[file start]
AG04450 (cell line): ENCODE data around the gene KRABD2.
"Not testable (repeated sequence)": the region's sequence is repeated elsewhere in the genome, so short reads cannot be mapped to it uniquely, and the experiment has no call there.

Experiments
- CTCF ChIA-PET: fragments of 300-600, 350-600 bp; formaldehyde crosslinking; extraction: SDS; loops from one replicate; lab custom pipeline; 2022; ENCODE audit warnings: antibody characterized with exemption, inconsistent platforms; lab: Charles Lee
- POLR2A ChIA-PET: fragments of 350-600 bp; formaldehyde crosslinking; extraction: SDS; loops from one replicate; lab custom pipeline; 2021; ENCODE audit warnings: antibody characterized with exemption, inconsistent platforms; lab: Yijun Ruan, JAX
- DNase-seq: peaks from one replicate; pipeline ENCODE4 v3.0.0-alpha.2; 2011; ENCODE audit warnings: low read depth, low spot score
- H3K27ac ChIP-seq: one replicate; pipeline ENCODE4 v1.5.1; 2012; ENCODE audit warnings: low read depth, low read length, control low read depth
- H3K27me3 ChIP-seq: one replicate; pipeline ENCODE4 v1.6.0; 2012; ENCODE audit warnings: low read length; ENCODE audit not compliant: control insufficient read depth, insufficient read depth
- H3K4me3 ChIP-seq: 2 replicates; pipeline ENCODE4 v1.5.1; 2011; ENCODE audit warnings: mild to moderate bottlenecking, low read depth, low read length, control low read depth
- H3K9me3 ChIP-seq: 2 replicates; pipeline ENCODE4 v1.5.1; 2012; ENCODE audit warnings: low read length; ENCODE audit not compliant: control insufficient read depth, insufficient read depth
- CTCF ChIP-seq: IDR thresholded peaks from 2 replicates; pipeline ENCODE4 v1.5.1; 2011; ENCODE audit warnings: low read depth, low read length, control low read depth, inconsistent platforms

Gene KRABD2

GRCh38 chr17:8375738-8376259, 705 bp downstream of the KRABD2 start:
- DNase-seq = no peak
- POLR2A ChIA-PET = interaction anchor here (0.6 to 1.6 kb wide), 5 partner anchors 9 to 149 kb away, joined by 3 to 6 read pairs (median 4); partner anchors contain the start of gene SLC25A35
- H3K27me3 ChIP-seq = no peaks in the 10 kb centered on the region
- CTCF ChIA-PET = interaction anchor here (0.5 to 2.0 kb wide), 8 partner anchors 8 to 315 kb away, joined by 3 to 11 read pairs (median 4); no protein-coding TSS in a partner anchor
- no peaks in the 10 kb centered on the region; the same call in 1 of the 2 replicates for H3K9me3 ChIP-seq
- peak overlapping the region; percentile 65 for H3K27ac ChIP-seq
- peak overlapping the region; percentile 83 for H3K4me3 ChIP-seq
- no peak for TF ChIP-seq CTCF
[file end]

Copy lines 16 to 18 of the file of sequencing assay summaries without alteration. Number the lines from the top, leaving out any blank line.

- H3K27me3 ChIP-seq = no peaks in the 10 kb centered on the region
- CTCF ChIA-PET = interaction anchor here (0.5 to 2.0 kb wide), 8 partner anchors 8 to 315 kb away, joined by 3 to 11 read pairs (median 4); no protein-coding TSS in a partner anchor
- no peaks in the 10 kb centered on the region; the same call in 1 of the 2 replicates for H3K9me3 ChIP-seq